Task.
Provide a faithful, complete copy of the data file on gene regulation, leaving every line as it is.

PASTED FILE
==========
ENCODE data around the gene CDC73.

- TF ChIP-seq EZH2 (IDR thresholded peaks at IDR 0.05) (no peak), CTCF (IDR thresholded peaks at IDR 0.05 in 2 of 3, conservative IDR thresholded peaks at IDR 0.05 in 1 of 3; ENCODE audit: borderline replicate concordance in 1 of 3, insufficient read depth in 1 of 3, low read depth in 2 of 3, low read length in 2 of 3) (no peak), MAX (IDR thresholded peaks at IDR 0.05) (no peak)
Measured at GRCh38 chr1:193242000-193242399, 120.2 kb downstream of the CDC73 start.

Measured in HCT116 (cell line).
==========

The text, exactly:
ENCODE data around the gene CDC73.

- TF ChIP-seq EZH2 (IDR thresholded peaks at IDR 0.05) (no peak), CTCF (IDR thresholded peaks at IDR 0.05 in 2 of 3, conservative IDR thresholded peaks at IDR 0.05 in 1 of 3; ENCODE audit: borderline replicate concordance in 1 of 3, insufficient read depth in 1 of 3, low read depth in 2 of 3, low read length in 2 of 3) (no peak), MAX (IDR thresholded peaks at IDR 0.05) (no peak)
Measured at GRCh38 chr1:193242000-193242399, 120.2 kb downstream of the CDC73 start.

Measured in HCT116 (cell line).